Practical Ways to Apply These Lessons to Your Team
I wanna go through a whole bunch of practical ways that you can apply these lessons on your team, any kind of team. A lot of this will sort of skew toward a business setting or a corporate setting. But, think about this in how you could apply these same ideas to any kind of team that you're working on, or you're leading, or you're contributing and, the goal of applying these things is to create a superordinate group and a safe environment that lets people be optimally distinct and creates cognitive friction. So this is a whole mouth full but, breaking down, this is essentially what we've been talking about all day. So you want the group to feel like they're in it together, but they can be different, and then you wanna stoke that friction and allow people the opportunity to change. So here's a bunch of examples. Coffee randomizer, so these are really practical tips. So we started doing this at Contently. There's a plug-in you can get for Slack, or you can just do it manually. Or basical...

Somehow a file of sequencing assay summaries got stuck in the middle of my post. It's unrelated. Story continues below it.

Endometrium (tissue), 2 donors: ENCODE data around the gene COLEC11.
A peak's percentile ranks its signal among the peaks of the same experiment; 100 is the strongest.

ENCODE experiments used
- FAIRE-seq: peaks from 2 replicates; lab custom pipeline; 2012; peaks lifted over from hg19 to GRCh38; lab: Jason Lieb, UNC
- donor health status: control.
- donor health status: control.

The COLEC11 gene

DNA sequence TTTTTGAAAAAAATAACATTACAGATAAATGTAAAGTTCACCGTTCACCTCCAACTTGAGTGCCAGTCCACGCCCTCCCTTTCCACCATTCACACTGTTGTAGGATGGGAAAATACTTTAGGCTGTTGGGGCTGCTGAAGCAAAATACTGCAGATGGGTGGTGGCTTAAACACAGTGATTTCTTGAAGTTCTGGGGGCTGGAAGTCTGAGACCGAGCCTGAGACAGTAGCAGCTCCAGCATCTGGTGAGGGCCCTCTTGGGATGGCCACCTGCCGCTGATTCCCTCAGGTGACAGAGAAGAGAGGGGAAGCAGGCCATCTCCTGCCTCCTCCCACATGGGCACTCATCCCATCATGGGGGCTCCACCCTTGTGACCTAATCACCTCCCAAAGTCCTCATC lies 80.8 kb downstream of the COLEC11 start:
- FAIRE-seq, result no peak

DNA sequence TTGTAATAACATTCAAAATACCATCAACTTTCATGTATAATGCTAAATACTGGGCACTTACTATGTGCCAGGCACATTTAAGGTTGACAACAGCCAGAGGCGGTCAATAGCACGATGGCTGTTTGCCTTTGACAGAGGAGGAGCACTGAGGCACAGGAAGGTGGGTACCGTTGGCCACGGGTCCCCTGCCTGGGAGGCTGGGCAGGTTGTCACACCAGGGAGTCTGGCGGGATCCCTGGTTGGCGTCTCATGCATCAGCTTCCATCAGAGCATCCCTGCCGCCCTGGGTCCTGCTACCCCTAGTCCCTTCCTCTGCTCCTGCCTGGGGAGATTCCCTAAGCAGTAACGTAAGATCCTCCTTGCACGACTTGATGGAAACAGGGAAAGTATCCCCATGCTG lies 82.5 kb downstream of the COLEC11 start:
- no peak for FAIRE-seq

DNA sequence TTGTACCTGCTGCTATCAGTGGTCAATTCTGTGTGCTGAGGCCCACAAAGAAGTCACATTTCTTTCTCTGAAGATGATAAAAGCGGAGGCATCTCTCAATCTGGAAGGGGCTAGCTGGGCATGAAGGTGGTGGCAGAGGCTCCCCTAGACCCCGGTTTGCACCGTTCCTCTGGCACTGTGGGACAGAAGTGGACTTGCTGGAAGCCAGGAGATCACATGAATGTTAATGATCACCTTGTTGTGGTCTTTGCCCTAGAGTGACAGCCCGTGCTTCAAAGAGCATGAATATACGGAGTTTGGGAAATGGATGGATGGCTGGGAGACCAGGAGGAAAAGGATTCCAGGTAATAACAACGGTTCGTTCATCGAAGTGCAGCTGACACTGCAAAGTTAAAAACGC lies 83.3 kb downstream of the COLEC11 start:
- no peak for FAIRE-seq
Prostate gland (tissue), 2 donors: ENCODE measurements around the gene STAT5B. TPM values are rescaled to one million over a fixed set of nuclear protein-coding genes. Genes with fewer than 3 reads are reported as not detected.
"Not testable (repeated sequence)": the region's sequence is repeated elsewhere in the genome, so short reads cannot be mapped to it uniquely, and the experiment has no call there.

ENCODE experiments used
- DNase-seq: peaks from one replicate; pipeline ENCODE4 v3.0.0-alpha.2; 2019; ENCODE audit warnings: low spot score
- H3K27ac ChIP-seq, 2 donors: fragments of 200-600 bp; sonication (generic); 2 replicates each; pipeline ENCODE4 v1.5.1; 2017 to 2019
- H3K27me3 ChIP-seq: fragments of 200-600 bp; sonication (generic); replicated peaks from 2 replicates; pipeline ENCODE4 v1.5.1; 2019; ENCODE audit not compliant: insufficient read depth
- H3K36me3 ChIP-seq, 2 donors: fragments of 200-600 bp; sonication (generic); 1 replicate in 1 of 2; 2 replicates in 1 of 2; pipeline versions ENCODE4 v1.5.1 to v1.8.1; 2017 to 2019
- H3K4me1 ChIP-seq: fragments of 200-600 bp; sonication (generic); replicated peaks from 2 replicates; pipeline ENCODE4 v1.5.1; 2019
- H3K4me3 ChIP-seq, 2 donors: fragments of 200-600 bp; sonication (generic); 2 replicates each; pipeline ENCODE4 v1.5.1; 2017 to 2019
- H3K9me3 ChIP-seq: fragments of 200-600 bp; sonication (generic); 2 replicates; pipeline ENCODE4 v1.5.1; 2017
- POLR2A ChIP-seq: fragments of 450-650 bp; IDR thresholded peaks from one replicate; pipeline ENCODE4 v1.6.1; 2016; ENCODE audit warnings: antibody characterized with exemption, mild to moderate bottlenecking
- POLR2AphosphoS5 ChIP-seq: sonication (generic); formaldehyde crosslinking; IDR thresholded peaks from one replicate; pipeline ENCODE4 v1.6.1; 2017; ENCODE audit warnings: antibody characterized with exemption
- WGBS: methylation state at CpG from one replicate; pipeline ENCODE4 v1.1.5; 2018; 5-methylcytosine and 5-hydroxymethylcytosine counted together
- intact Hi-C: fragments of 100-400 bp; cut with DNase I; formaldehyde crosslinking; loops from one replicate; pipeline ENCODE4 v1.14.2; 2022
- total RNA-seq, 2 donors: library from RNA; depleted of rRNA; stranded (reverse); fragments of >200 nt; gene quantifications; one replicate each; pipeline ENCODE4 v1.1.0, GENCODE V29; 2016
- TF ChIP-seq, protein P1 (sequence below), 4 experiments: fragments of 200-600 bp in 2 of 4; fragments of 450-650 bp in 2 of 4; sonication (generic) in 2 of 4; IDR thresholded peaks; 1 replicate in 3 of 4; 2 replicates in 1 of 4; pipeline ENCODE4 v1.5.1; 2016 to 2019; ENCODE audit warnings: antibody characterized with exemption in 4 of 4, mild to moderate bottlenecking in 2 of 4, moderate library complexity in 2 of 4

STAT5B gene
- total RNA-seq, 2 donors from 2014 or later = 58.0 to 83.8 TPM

ly, you have a group of people who don't necessarily all interact all that often. This little plug-in for Slack can actually assign you and someone else a random coffee date once a week. So it'll look at your calendars and it's say you know, you two are free on Thursday at one, you're assigned to coffee. And so, you sign up for this, you opt into it. But what it does is it, it puts the responsibility on the robot to actually mix things up, and then you're, you're sort of obeying the orders of the robot and it, it's not that awkward, you both end up at coffee. At our company, we started doing this and, people from across the building, from across departments now get to know each other's stories. So what do you do when you sit down for coffee? You can talk about work, but you kind of reenact the comedies and the dramas of your life, right? You exchange stories, it's helped you to build empathy, helps you to understand those people, makes it a lot easier to do all of these things we've been talking about when you run into them in company. On the subject of changing your environment, one thing that I've, I've seen from a lot of different companies that we've done ourselves is the desk swap. Which, when you start doing this, everyone will complain. But basically, you say for a week, or for two weeks, once a quarter, or every six months, we're gonna draw your name out of a sorting hat and your desk has to go somewhere else. And people always complain, they say, "I don't wanna move my stuff." But then, by the end of the week, everyone always says, "Can we go longer?" And a few things happen. One, you get to kind of shake things up, it's sort of like camping, right? It's sort of exciting for a little bit. But, also you get to get to know people who are not just like you, who are not working on your same things. My favorite outcome that came from one of our desk swaps, our designer was frustrated with the navigation on the website and was trying to come up with, you know, a better way to solve this particular problem with navigating this one thing, and we did the desk swap and she got sat next to like, this really junior member of the customer support team. And he sat next to her, and halfway through the week, he was kind of being nosy and looking at her screen and he asked her what she was working on, and she said, "Ugh, it's this navigation. "Like, here's the problem with it. "I don't know what to do." And he's like, "Oh, well what if you did this?" And basically, he just threw out an idea that changed the thing, and solved the problem for her, and like, was a, actually a really big deal. Sort of, talking about this vaguely, but it's an application of what we've been talking about, right? That outsider with a different perspective that you need. So you naturally get this when you switch your environment. Another version of that is this idea of honored guests. So when you have meetings, you have group conversations of some sort, make a habit of bringing, always having someone who doesn't belong in that group there as a guest. And set it up as, our extinguished guest. They can contribute, they can ask questions, they can be there, they can share what they're working on. We had one department that this is what they would do every time they'd have a meeting, they'd have someone, junior or senior from the other department come and do that and it helped everyone gain an appreciation for each other's work. You can do this on an even bigger level, life swap. Move people across offices or have them switch jobs. Or, I was just talking with, with Jim from Creative Live yesterday about this idea of wouldn't it be great if you could Airbnb your apartment, but actually just switch someone's apartment with you. So you wanna get to know a new city, I went to, you know, I went to Mexico City earlier this year and I loved it, what if I wanna go to South Palo? And I could find someone there that they could live in my apartment while I live in their apartment. Someone who's watching this should invent this thing. But putting yourself literally in someone's situation, right? In their desk, in their shoes, in their house is a very good way to develop the empathy and the open-mindedness that we need. We can do this at work as well. The BOSS Lunch Club. This is something that uh, that I started implementing at my company back in the day, which is that anyone who's in a position of authority or of power, you give them a little budget so that once a month, they can take three people from not their department to lunch. And not their department because you don't wanna have a power dynamic. You want them to gain appreciation for what other people are doing and become accessible as a person and not just a, a sort of boss or an authority figure to these other people. And what you start to see happening is someone who needs advice in something, they then can go to someone else who's not their boss, they have less risk. They can be more open. You can have more of that battle of ideas. All sorts of things that you can do kind of on the play front. You know, movie night, game night, field trip day, et cetera. You can take your team out and do that and have a team play. The learning pool. This is one of my favorite things from a practical standpoint. Have people, allow people to express things that they want to learn. So, you can have them submit, or just mark on a list, or whatever you do. And basically, if enough people wanna learn something, then foot the bill to bring someone in to teach them that. So, you know, a lot of people... I'm trying to think of the last one that, that stands out from my company. Oh yeah, people wanting to learn how to do html. Basic html. Whose job is not html, their job is, you know, whatever, customer support or something. Enough people wanna do that, we'll bring in, you know, an instructor for a day to do that and sort of pool the learning. The other way that you can do this is actually having people teach each other across the organization different skills that they don't have. And I think there's a kind of a meta lesson here to this kind of idea, which is that we often say, you need to stay in your lane, intellectually, or skillwise, and you should just learn, you know, the organization will only pay for you to learn to develop your specific skill set 'cause that's valuable to the organization, all the stuff we've been talking about with heuristics and crossing the mountain range, it pays off to learn things that are outside of your field. My favorite, another Einstein analogy is, I don't know if you know this but dude played the violin. He didn't just study physics, right? He had a lot of outside interests and those helped contribute to the work that he was doing. We can all become more cognitively diverse inside of our own heads. And it's important to kind of encourage that. Another one, just going down the laundry list of tactics here, Thomas Jefferson, for as much as he sucked at import export policy, he had this really cool thing that he used to do. One of my favorite things to do. It's called Jeffersonian Dinners where he would invite a bunch of people to his house to have dinner and then, instead of just sort of random conversations at dinner, he would host a round table discussion. Where he would throw out a question and people would go around and answer the question, and then he would throw out another question. So he kind of, he moderated this discussion but the questions would be sometimes about politics or issues of the day, but sometimes, the kinds of questions that I was asking you guys about your lives and your stories, using this as a way to get people who are different or who are opponents to develop empathy with each other. Yeah, anyway. That's that one. (laughs) Book club. On the subject of stories helping us to become more intellectually humble. Everyone watching this should start a book club or join a book club so that you can debate stories and ideas together. Take your team to improv class. This is one of my favorite rituals that we did at my company called the Excited/Worried Ritual. What we would do is every time we would have a group do lunch. So when we were small, and it was Friday lunches with everyone. After a while, it was departments lunches on Fridays. After a while, it was just any time that any group of people went to lunch, we would have this ritual where we would go around the group and we'd talk about one thing you're excited for and one thing you're worried about. And the leader has to start. So the leader has to set the tone by being vulnerable about what they're worried about. And sometimes when we would do this, the CEO of the company, my business partner, he would start with something that was actually quite worrying, like, I worry that we're gonna run out of money by December. And, you know, a lot of leaders are kind of unwilling to do that sort of thing 'cause you don't wanna panic your people, but the more that you show your team that you trust them with information and that you trust them with your vulnerability, the more they will trust you by telling you what they might be afraid... See, so this is one of the best ways that we combatted organizational silence, by having... And this is a ritual, this is something that, again, it was the touch zone that everyone could point to, something that kind of tied us together, we all know we're gonna do this, people are happy about it, but it had this secondary benefit of helping us to, to sort of stoke that zone of tension and be okay with it. Another one that I really love, I think this is something that is incredibly positive is food is one of those things that human beings can all, kind of, it instantly makes us remember that we're all part of the same superordinate group. We all eat, we all have food that we love. So sharing food from your background, from you culture is... And the story of what it means to you and the emotions that you feel when you remember that is something that we've seen in, in, you know, in my groups, but, Food Network, I think, is actually one of the most important channels for society out there. I know that's like the weird thing to say. But, because food is one of those things that can sort of cross boundaries and cross barriers. Though I like the, the ritual of having, whenever you have like a monthly, or a weekly meal with a group of people who are all different, let people individually rotate who is choosing the food menu. Whether you're cooking or you're just buying it, choosing the food menu but then you have to share the story of why. So for me, you know, I grew up in Idaho, I might do something potato-related. That's not that exotic, but you get to build that empathy for me, or understand me and learn my story in a way that you wouldn't learn it if, you know, we're just ordering the same thing for lunch. Same thing with having people share during those lunch things about what they are passionate about. Not just about their food. This one here, every holiday, I'm a big fan of holidays. For a couple of reasons, I already alluded to holidays can become this ritual that you all share, but every day in the calendar year is a holiday of some sort, like, we just had National Pizza Day and I'm really sad that I missed it by like a day. Holidays have this kind of magical power to them where they are low stakes ways of getting people to come together around something. Purpose installations is basically if you care about something, you want to reinforce this as a purpose, put it on the wall. That's all that is. Same thing with documenting your shared history. If we're talking about the power of stories to bring people together, to make them care, you need to document it. You need to actually put it down so that people can access this as new people join a team. And what often happens, you have a team of people that have been working together for a long time, they know the history, they've been there for it. Someone new joins in, they feel like they're an outsider. They feel like they're not part of the in group. So actually documenting your history so that they can see that and they can learn that and feel like they are part of something. They're continuing part of the story rather than them not being in the know. God, I have a lot of these, I'm really sorry. (laughs) Academy Awards. This is another kind of ritual that can bind people together, you invent awards to give to people that are another touch zone basically. So at our company, we have the things that we talk about, we love telling great stories, we want people to be awesome to each other, these sort of no duh kind of values so every quarter we have an award ceremony where we give away trophies, and prizes, and fun stuff for people who have nominated their peers as great examples of doing this. It's a little ritual that, once again, kind of reinforces all of this. But the moral of the story is create rituals that are your own. Whether your team is two people or a thousand people, you can create something that doesn't step on the other people's personal values or rituals, but are something that can tie you together. So that's sort of the main guideline is rituals should allow everyone to feel like they belong while allowing them to be who they wanna be too. I think the word that's missing from our conversation nationally, internationally around diversity, and inclusion, team building is belonging. If you feel like you belong, just like to that family, then you can take risks, right? And that's important. I think belonging is the goal that should be not just collecting the Noah's Ark of people, and not just saying that they're included, but actually feeling like you belong and that you can bring everything you've got. And I think on that note, too, it's okay to be shy or introverted and not want to go to Happy Hour. That actually, a dimension of cognitive diversity is introversion and extroversion, and that's important and we should not make the mistake of trying to build our cultures and our teams around that aspect of our own personality. If you're really introverted, you need to allow people to be extroverted and be okay with that and not get sort of scared when someone is. If you're very extroverted, which a lot of people who start teams or end up being team captains are, then you need to not make the mistake of not allowing the introverts because they are often the thing that your team needs the very most. So make sure that you design activities that those people can get down with, too. So above all, great cultures allow people the freedom to be who they wanna be and to work how they wanna work. In exchange for the accountability of doing a good job and doing right by the team. Netflix is famous for this culture deck that they shared online, you can Google it, Netflix culture deck, but it's basically, the underlying philosophy of their culture is freedom in exchange for accountability. We're talking about these teams that ideally, have all of these differences then, we need to allow people to work the way they wanna work, to be free to be who they are. And the only thing that we ask in return is for them to be accountable to results.